Paddling to gold with combined high value manufacturing expertise

Emma Wiggs in her canoe with the newly devloped paddle
Emma Wiggs in her canoe with the newly devloped paddle

Paralympic paracanoe champion Emma Wiggs MBE added to her gold medal haul in Tokyo this year, with the help of experts from the Manufacturing Technology Centre (MTC) and the National Composites Centre (NCC).

In a world first, a team of expert engineers came together with Emma to use the latest manufacturing technologies to design and produce the perfect paddle. This helped propel the nine-time world champion to victory in the new VL2 event, winning her second successive Paralympic gold medal in a record time of 57.028 seconds at Tokyo 2020.

Emma, who lives in Derbyshire, went into the Games as the current Paralympic KL2 200 metre champion after victory in Rio 2016, when the sport made its debut, but was determined to take on a new challenge in Tokyo with the introduction of the new VL2 canoe class, which uses an outrigger canoe with an "ama" that acts as a float support and uses a single blade paddle.   

Despite her previous successes, Emma and the British Canoeing coaching team identified the paddle as an element of her equipment that could improve her performance even more. The previous design was not adapted to the ergonomics of paracanoeists and could only be altered by its length with the same basic design of the blade, shaft and handle for all athletes, irrespective of their size, weight or stroke style.     

Having visited the MTC to talk to its engineering apprentices about overcoming challenges and achieving goals, conversations began to see how the MTC could support Emma by using its engineering expertise and world-leading engineering facilities and equipment to design and produce a paddle best suited for her abilities in time for the Tokyo 2020 Paralympics. 

With agreement from British Canoeing, the MTC kick-started the project, including teaming up with composites specialists at the NCC to begin the challenge of designing and manufacturing a new, bespoke paddle that would enable her to generate more strength and power based on the materials of her existing paddle but looking at a new handle design.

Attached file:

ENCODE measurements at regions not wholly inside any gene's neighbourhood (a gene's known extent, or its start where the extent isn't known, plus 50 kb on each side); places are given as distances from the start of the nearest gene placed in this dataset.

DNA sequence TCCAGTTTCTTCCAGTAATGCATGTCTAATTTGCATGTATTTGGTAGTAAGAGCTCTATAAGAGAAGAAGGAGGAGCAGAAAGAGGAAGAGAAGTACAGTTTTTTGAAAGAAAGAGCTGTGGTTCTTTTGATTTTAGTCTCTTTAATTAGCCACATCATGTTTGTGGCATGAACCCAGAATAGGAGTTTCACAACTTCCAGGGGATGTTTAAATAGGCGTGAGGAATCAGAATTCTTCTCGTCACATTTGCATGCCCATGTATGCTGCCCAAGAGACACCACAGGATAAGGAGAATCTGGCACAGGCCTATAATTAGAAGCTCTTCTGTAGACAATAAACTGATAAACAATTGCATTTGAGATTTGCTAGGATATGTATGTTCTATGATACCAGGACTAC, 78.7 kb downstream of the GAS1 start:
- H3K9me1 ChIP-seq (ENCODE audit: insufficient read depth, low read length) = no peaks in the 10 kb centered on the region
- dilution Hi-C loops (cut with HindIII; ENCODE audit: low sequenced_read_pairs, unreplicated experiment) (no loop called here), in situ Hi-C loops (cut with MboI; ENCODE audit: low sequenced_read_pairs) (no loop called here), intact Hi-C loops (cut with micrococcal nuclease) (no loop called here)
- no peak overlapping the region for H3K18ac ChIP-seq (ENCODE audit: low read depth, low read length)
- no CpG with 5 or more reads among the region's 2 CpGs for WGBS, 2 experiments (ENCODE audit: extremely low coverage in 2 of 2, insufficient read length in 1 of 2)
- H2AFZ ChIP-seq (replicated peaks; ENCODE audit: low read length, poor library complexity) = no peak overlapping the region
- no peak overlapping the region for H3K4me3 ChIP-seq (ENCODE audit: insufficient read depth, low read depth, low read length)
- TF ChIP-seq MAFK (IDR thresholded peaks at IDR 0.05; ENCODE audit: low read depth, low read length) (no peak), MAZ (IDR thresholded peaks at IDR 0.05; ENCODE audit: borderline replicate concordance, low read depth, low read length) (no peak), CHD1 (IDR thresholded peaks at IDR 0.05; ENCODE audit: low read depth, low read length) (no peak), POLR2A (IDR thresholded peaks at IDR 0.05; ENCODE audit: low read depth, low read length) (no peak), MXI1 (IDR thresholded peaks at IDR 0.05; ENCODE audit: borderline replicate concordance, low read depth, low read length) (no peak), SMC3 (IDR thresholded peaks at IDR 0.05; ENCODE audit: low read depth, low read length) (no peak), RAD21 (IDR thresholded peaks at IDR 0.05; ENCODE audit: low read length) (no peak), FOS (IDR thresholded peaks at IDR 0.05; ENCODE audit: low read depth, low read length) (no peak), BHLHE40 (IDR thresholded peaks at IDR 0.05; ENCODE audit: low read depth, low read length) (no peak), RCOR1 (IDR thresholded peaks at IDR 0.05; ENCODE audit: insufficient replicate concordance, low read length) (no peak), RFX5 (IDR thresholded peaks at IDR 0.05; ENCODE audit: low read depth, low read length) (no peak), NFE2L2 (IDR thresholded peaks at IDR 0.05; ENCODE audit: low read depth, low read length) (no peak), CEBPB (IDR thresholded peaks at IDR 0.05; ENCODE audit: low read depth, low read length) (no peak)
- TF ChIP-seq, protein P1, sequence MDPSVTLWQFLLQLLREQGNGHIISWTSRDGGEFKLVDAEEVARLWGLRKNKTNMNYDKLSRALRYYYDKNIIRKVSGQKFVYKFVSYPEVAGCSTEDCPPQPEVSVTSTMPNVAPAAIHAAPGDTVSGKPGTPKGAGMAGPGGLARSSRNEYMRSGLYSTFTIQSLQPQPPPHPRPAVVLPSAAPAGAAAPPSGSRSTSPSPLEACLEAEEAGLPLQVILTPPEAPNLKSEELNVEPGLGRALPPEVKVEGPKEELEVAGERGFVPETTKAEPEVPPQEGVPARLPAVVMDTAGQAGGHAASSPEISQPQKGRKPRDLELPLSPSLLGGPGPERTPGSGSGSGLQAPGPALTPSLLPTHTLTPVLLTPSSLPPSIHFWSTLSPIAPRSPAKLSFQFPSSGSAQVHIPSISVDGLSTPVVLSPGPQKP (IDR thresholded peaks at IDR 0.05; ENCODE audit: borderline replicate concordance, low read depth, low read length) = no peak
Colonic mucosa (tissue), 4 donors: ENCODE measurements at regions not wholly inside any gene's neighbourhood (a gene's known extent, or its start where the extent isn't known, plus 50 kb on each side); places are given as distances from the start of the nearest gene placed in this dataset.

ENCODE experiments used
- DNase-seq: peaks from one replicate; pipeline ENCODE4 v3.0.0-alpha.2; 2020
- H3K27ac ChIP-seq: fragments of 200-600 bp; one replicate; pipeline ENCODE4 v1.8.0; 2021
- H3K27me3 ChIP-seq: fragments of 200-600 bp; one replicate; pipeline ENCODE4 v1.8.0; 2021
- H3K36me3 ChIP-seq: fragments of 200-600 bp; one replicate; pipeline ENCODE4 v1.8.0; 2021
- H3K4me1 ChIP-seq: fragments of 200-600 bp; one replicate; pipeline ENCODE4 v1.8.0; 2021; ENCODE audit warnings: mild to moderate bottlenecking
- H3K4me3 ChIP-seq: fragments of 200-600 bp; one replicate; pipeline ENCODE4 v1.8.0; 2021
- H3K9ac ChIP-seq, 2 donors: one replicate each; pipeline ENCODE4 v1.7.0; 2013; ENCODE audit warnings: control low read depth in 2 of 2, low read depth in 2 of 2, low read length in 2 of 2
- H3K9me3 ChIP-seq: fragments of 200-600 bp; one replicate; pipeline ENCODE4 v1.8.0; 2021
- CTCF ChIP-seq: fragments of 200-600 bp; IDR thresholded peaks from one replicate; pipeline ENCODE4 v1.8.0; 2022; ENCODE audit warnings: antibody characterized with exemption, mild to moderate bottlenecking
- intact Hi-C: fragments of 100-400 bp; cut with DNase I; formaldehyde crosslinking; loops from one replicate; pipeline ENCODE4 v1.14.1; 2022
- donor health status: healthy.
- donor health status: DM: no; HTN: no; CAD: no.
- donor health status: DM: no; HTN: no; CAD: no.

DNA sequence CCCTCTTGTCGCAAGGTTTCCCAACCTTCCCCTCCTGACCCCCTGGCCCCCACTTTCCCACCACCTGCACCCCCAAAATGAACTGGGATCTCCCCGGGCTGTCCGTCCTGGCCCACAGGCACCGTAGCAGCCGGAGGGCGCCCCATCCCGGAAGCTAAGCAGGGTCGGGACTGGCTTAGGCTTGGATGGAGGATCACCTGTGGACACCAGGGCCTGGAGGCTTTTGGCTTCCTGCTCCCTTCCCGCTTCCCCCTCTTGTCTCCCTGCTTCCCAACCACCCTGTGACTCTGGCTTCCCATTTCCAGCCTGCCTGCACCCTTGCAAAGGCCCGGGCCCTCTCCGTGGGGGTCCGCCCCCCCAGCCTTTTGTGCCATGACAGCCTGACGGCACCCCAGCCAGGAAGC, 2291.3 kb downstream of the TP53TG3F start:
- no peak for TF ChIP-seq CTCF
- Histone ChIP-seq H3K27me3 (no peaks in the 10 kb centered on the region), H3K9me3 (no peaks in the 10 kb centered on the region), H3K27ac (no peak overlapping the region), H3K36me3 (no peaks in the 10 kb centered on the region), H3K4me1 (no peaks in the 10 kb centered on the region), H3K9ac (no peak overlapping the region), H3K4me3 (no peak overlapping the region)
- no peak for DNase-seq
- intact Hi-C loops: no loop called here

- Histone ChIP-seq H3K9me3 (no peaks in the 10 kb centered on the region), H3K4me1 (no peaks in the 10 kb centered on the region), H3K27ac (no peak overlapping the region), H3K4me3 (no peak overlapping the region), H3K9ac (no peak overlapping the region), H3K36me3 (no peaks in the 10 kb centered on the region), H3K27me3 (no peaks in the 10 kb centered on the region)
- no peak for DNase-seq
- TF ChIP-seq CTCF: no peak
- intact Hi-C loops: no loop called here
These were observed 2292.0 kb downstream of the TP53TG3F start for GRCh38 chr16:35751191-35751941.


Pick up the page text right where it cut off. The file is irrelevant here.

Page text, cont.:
Adapting the ergonomics

The engineers worked with Emma and her coaches at British Canoeing to capture the current equipment dimensions and properties, as well as Emma’s ergonomics and individual technique to generate speed and power through the water. The team developed a fluid simulation model using a digital twin of the old paddle to inform the new design of the carbon fibre paddle developed with the NCC.

The NCC focused on upgrading the carbon fibre body of the paddle, conducting a full review of the existing one used by Emma and digitally simulating it to test if the lay-up materials and design concept chosen would withstand the forces applied in the water. The team then designed a modular multi-part split mould to manufacture paddles with different angles to find the ideal one for Emma. The final paddle that was used in Tokyo had a lightweight bespoke handle and a more than 150% stiffer paddle with an improved angle on entry into the water to maximise the athlete’s power output.   

Various options of the paddle handle customised to Emma’s hands were designed using lightweight lattice structures and 3D scanning technology. The handles were then manufactured using high-performance polymer 3D printing in the National Centre for Additive Manufacturing based at the MTC, in partnership with Carbon, the technology manufacturer and member of the MTC.

Emma said: "I'm incredibly proud of working with the MTC and the NCC on this project. Races are won on small margins and this demonstrates that the right adaptions to our equipment to better suit our abilities can make all the difference on race day. I won my gold medal in a Paralympic best time under extreme pressure, but knowing I had the best possible paddle in my hands made a huge difference and massively contributed to me securing the gold medal."

MTC project lead Miguel Fernandez-Vicente said, "This has been a great demonstration of how, through technology and ingenuity, we can overcome any challenge. It's been amazing to use our accumulated knowledge to help Emma achieve her objectives, thanks to great teamwork between her, the MTC and the NCC."

Graeme Barnes, principal research engineer at the NCC, added: “We’re delighted that the combined work of the NCC and MTC has helped Emma achieve her goals at Tokyo 2020. Each centre has its own specialism, and by combining that we can help find solutions to a range of engineering challenges being faced.”

Catapult collaboration

The MTC houses the National Centre for Additive Manufacturing, bringing together one of the most comprehensive combinations of equipment and capability in the UK. It is also home to the European Space Agency's additive manufacturing benchmarking centre.

The National Composites Centre (NCC) is the UK’s world-leading composite research and development facility, working as industry’s partner to make things lighter, stronger, smarter and more sustainable. With access to beyond state-of-the-art technology and the best composites engineering capabilities in the world, the NCC collaborates with customers to solve the most complex engineering challenges.



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